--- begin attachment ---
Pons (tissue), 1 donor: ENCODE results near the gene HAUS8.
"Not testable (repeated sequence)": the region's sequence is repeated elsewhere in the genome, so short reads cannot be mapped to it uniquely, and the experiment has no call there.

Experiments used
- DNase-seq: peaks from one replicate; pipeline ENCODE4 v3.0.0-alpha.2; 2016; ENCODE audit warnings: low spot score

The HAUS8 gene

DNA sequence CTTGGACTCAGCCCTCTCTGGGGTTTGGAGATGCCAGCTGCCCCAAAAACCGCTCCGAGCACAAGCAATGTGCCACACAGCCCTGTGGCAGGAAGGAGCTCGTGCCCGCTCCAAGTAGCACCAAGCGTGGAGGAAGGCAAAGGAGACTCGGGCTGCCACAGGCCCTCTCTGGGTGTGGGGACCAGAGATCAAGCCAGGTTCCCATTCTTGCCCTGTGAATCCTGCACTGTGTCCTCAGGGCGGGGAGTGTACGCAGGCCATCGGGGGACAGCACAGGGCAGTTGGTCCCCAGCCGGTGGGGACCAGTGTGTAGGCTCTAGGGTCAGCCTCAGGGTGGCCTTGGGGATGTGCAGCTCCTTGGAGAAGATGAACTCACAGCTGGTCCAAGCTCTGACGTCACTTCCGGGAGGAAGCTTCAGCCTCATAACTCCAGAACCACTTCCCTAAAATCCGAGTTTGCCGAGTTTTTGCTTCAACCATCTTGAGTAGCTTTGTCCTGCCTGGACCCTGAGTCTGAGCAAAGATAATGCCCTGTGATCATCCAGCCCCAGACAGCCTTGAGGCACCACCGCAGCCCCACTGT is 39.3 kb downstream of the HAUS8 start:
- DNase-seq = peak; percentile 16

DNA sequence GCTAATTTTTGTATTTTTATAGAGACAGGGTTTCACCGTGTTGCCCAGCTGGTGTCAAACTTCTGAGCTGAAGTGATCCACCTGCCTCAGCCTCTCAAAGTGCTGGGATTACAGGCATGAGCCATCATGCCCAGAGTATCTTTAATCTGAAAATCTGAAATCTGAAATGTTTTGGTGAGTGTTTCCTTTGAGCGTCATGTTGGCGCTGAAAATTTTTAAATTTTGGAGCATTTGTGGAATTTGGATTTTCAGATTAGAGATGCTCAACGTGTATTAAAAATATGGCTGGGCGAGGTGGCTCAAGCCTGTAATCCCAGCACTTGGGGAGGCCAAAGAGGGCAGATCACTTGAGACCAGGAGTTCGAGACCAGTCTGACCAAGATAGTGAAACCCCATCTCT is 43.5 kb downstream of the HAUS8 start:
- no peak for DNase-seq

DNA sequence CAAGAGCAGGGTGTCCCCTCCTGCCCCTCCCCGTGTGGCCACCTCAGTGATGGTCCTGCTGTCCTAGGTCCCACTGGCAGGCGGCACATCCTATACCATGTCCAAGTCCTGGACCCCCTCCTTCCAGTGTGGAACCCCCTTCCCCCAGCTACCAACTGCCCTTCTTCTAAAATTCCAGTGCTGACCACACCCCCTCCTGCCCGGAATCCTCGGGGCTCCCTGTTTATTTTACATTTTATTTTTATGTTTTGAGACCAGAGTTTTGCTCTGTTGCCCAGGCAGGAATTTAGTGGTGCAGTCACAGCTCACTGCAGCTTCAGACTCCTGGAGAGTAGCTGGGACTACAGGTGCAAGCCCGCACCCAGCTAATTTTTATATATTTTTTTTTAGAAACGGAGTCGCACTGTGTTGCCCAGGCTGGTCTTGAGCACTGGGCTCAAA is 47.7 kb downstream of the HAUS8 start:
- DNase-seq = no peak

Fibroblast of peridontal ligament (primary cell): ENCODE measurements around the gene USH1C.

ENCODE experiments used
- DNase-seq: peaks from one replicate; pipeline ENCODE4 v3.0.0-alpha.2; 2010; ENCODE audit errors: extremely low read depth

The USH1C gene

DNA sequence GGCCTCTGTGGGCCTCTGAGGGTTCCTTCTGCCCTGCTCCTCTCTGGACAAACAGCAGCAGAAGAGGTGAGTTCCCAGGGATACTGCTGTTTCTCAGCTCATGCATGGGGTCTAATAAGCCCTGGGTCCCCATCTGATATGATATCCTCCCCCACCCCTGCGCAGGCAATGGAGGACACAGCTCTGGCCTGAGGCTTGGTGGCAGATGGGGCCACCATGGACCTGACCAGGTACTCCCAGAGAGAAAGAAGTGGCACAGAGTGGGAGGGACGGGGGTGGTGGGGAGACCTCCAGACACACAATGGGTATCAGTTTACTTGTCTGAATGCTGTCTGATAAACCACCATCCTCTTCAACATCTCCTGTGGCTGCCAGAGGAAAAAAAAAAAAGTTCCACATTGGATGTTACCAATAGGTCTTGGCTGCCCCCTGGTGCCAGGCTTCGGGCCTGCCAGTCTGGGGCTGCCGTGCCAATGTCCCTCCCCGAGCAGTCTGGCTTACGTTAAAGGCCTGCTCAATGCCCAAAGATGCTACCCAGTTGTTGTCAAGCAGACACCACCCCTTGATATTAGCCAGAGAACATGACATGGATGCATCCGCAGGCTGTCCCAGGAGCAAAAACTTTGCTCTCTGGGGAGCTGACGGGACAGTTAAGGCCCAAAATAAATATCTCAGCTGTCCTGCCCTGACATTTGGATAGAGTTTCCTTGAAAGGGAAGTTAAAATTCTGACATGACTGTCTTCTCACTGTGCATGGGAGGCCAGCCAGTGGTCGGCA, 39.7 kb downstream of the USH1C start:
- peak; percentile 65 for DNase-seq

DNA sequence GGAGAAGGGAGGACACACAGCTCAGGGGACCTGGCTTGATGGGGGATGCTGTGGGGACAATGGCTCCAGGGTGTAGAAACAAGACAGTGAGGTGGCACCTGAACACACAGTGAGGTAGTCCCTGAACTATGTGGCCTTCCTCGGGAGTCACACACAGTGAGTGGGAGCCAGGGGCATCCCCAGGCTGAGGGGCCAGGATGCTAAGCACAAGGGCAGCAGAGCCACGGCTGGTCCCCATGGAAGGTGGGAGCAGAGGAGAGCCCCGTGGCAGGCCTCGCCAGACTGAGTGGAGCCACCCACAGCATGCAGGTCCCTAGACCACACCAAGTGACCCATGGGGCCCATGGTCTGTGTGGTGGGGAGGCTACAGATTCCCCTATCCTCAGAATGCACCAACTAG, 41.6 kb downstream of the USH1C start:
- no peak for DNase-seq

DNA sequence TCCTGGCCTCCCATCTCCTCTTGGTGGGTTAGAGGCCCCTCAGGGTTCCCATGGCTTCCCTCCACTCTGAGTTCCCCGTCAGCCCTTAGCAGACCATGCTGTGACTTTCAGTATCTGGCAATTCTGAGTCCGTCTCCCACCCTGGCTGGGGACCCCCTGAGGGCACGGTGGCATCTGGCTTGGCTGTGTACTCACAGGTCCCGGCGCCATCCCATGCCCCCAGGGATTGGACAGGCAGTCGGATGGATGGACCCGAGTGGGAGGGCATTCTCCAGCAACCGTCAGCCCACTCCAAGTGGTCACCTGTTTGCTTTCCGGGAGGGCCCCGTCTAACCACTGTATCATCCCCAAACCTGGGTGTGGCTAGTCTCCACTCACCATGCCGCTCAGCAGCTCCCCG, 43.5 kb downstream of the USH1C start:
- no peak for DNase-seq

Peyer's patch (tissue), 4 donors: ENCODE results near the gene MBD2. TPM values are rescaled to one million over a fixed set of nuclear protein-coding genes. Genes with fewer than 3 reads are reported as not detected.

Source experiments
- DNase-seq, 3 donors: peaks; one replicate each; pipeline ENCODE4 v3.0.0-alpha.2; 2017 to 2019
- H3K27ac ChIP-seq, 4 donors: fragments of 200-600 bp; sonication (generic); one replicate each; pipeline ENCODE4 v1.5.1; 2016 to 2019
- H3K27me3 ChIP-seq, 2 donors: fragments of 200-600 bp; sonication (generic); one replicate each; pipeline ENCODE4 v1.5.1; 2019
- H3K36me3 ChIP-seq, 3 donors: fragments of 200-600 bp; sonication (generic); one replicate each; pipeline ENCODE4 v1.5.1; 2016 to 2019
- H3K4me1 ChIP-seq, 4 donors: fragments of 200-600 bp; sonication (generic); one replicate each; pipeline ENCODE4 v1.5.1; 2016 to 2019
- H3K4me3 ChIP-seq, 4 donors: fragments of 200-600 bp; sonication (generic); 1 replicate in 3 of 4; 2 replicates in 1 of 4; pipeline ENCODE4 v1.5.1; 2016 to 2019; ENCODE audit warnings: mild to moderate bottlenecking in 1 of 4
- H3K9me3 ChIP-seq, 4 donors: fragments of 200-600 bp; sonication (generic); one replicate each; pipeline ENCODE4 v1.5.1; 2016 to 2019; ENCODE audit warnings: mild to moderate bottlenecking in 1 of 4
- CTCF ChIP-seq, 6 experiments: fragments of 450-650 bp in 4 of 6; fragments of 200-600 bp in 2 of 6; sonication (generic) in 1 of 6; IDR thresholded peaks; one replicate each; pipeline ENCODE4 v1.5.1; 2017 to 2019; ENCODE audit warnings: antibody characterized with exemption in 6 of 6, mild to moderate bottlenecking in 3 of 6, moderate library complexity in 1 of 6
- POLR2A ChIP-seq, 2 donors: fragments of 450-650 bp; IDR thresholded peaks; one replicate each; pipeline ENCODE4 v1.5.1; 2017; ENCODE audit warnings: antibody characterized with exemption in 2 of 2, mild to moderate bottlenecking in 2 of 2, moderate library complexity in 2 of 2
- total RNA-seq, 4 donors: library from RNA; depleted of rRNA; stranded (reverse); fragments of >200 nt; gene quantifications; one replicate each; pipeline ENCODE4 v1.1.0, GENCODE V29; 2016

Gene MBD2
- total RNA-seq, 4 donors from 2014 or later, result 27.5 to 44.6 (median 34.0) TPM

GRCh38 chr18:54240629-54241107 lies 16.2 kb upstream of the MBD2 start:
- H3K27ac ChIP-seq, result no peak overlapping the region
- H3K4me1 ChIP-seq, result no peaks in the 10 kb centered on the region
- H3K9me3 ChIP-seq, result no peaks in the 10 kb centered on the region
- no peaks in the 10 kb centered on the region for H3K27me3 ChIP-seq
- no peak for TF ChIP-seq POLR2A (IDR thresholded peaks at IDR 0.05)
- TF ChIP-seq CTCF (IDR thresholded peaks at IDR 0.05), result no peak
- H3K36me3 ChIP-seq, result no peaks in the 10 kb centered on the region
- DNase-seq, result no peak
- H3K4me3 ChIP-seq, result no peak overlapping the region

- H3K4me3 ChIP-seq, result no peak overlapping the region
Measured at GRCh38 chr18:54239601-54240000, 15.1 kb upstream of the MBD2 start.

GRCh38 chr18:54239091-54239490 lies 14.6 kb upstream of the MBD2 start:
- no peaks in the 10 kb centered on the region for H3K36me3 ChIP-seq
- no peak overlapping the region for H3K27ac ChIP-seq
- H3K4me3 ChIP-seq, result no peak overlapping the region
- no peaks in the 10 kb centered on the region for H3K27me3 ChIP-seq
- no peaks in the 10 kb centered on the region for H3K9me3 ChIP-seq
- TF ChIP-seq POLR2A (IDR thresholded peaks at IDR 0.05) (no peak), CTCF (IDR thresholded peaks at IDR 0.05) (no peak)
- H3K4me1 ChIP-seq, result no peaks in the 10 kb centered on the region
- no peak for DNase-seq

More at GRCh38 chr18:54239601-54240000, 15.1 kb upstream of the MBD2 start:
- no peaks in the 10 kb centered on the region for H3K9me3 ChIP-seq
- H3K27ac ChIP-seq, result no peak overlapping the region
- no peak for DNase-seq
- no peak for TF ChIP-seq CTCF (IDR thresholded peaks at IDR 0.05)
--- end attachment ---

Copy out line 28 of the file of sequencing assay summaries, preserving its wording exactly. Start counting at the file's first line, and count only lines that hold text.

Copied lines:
- H3K4me1 ChIP-seq, 4 donors: fragments of 200-600 bp; sonication (generic); one replicate each; pipeline ENCODE4 v1.5.1; 2016 to 2019